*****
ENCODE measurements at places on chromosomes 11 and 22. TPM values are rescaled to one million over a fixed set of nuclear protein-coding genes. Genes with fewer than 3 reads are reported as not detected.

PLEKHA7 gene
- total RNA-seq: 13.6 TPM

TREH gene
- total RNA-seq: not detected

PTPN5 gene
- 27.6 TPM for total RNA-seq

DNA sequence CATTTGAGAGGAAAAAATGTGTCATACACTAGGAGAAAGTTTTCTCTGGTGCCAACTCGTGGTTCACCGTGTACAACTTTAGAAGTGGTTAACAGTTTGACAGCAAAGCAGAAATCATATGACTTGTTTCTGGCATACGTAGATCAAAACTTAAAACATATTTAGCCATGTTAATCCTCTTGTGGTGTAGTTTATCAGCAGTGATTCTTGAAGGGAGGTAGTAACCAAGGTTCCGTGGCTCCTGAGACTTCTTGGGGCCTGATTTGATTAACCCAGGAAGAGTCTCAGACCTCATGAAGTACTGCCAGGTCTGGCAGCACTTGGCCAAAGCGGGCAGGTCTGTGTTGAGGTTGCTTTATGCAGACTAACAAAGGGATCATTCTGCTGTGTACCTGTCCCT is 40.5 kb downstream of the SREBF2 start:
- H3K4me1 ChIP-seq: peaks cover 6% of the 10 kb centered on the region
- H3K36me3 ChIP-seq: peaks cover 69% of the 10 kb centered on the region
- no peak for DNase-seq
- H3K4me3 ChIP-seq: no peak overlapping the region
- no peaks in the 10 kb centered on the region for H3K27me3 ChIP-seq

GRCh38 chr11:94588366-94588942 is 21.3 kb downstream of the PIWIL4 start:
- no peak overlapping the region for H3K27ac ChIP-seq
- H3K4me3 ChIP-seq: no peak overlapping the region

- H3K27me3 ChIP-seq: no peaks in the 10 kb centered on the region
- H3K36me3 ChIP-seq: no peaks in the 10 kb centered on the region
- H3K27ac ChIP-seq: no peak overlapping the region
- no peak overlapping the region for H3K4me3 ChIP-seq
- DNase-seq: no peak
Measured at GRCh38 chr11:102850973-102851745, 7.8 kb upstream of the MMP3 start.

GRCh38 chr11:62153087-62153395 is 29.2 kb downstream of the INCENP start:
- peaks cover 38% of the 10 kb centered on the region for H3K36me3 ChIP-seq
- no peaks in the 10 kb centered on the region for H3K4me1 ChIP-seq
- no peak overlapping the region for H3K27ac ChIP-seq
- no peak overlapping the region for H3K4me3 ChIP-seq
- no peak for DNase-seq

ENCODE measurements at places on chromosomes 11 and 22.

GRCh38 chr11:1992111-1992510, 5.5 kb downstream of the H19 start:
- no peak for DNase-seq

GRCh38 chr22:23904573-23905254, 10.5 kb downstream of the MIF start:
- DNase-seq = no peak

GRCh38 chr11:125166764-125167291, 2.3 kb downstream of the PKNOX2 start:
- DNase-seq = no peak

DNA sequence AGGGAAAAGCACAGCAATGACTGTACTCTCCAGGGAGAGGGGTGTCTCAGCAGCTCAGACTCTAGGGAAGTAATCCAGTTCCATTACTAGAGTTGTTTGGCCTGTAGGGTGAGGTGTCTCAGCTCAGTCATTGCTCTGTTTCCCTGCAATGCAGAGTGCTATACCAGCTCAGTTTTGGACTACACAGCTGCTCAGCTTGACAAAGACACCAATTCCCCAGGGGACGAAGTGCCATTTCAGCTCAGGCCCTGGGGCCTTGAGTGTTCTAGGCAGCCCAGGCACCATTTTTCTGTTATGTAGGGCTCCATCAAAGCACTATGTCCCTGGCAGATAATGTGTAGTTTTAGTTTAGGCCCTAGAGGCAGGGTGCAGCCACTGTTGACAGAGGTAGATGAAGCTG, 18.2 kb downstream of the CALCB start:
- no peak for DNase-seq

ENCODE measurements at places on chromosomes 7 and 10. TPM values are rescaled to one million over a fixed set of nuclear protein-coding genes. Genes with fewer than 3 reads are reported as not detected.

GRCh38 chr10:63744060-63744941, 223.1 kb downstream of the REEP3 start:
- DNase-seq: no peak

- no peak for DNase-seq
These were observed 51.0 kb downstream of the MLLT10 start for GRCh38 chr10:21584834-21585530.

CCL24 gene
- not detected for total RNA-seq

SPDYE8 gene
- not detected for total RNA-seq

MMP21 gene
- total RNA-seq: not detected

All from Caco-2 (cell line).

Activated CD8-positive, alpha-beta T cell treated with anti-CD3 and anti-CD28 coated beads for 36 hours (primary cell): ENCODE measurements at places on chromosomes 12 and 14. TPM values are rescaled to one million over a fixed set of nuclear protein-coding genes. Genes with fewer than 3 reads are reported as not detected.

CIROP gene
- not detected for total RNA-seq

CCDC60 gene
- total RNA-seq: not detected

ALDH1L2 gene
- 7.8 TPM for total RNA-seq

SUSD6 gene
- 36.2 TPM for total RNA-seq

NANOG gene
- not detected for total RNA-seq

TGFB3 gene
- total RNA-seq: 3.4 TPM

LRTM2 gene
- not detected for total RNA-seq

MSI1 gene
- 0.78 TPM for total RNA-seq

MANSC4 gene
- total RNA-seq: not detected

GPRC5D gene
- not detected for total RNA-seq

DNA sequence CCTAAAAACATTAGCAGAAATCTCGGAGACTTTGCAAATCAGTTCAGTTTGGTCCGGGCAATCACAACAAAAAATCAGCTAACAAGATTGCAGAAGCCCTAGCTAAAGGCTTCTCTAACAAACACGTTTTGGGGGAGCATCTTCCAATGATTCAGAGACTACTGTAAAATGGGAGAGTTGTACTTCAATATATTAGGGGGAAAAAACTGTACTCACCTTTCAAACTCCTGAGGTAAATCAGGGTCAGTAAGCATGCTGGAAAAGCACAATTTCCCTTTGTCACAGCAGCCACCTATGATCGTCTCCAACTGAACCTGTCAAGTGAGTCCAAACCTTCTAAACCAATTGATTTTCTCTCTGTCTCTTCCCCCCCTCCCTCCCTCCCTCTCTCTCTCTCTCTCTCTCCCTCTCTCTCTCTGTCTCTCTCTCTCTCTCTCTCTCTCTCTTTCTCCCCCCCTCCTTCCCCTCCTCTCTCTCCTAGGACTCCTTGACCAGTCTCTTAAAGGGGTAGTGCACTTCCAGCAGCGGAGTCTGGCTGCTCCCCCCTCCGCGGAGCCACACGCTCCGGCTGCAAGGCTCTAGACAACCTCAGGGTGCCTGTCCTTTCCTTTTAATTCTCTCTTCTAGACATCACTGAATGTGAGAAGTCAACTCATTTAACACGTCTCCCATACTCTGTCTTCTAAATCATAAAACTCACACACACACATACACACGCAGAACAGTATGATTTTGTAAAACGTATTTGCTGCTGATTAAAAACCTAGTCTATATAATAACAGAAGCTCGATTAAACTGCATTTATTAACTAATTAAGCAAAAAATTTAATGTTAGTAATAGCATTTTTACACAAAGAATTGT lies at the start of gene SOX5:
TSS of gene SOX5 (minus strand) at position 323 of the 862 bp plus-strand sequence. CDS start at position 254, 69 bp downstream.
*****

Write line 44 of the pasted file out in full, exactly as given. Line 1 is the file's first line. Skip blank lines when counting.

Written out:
- not detected for total RNA-seq